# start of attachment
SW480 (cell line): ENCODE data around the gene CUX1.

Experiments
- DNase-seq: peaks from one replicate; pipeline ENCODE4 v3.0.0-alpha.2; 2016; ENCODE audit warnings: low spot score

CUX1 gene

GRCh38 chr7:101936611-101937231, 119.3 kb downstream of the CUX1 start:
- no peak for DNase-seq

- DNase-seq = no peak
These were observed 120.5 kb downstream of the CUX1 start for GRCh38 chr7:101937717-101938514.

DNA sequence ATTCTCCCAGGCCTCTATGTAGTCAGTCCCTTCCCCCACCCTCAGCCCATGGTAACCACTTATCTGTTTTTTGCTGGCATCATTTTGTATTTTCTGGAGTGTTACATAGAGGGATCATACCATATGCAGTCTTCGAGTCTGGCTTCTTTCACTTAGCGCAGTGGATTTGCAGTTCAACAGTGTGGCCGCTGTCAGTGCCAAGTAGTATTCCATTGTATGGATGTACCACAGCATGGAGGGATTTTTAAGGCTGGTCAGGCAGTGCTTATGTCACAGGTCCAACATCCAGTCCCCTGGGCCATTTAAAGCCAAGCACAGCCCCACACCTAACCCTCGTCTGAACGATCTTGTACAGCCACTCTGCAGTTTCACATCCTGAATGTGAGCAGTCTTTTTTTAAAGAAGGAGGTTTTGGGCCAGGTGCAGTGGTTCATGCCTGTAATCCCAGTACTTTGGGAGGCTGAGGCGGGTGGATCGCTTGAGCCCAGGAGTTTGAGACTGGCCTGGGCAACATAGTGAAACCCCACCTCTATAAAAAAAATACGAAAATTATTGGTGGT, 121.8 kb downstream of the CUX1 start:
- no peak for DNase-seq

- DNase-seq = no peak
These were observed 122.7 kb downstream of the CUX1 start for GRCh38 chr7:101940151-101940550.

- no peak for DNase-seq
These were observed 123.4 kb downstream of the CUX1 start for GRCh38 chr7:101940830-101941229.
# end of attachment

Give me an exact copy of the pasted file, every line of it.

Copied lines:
SW480 (cell line): ENCODE data around the gene CUX1.

Experiments
- DNase-seq: peaks from one replicate; pipeline ENCODE4 v3.0.0-alpha.2; 2016; ENCODE audit warnings: low spot score

CUX1 gene

GRCh38 chr7:101936611-101937231, 119.3 kb downstream of the CUX1 start:
- no peak for DNase-seq

- DNase-seq = no peak
These were observed 120.5 kb downstream of the CUX1 start for GRCh38 chr7:101937717-101938514.

DNA sequence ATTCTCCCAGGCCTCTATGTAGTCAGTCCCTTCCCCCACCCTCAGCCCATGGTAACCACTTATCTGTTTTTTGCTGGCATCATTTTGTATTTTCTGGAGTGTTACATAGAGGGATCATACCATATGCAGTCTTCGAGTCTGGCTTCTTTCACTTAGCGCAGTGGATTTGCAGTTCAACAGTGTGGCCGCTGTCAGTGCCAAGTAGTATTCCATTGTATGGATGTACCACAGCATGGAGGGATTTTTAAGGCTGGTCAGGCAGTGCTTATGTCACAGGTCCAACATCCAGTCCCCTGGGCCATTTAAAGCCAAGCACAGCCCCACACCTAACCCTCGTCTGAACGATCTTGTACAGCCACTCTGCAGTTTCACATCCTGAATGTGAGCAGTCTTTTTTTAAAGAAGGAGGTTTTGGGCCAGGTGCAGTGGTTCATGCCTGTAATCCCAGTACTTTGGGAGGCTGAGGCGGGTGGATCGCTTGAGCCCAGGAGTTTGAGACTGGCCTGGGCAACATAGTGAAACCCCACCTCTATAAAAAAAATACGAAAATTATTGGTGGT, 121.8 kb downstream of the CUX1 start:
- no peak for DNase-seq

- DNase-seq = no peak
These were observed 122.7 kb downstream of the CUX1 start for GRCh38 chr7:101940151-101940550.

- no peak for DNase-seq
These were observed 123.4 kb downstream of the CUX1 start for GRCh38 chr7:101940830-101941229.